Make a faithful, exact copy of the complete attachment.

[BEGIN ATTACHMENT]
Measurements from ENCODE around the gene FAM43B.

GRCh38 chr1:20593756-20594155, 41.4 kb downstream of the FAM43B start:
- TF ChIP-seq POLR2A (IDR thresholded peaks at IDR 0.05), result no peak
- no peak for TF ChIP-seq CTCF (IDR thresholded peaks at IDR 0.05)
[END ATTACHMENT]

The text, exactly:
Measurements from ENCODE around the gene FAM43B.

GRCh38 chr1:20593756-20594155, 41.4 kb downstream of the FAM43B start:
- TF ChIP-seq POLR2A (IDR thresholded peaks at IDR 0.05), result no peak
- no peak for TF ChIP-seq CTCF (IDR thresholded peaks at IDR 0.05)